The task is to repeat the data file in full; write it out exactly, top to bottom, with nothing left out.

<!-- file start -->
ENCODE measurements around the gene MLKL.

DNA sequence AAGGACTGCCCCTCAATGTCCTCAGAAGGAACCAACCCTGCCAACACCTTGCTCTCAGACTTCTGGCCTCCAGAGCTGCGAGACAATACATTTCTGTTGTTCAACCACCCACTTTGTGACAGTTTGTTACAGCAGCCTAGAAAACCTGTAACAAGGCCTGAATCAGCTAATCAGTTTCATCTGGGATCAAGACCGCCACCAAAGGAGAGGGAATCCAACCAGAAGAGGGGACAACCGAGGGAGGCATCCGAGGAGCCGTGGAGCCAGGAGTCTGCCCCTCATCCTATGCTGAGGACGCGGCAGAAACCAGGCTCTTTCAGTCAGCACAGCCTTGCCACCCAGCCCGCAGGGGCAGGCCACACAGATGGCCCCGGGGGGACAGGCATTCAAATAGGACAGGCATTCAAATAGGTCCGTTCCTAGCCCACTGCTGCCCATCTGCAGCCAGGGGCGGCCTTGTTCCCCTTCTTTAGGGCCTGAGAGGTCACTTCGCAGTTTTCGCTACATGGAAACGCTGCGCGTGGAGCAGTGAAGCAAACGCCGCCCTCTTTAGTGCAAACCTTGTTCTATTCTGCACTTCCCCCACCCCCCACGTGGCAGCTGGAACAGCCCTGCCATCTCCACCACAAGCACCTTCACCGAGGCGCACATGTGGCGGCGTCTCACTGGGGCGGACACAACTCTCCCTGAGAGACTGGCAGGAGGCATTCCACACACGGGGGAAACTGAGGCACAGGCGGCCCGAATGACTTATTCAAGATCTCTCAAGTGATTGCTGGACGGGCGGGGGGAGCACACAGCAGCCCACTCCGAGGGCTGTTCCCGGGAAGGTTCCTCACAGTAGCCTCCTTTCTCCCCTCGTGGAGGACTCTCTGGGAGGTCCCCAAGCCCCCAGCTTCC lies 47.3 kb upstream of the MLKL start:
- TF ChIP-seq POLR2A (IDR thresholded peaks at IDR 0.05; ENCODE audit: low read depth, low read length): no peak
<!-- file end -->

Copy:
ENCODE measurements around the gene MLKL.

DNA sequence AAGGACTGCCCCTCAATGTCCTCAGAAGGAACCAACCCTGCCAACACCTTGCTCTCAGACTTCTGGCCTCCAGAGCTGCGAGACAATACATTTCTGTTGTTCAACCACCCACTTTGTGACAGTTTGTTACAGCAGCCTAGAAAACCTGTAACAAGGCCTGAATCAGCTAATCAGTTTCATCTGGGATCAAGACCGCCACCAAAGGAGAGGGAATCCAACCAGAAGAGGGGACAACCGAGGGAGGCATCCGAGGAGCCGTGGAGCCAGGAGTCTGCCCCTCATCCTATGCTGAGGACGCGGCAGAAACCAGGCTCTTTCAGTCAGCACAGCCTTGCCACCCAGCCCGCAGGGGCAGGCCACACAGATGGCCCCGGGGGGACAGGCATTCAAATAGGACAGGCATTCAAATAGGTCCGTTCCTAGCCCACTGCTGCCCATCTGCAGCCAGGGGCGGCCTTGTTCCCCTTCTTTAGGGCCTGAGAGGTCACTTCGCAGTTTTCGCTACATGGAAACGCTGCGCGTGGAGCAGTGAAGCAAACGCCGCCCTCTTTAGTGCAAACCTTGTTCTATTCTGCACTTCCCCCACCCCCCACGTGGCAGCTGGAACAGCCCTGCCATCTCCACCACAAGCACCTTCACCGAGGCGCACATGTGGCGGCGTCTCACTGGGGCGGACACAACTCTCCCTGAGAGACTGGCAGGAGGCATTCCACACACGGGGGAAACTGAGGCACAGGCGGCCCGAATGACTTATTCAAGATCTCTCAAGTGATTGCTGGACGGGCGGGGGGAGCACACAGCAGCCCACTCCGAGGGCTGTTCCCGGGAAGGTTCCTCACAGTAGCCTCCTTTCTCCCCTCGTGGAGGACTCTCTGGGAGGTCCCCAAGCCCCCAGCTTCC lies 47.3 kb upstream of the MLKL start:
- TF ChIP-seq POLR2A (IDR thresholded peaks at IDR 0.05; ENCODE audit: low read depth, low read length): no peak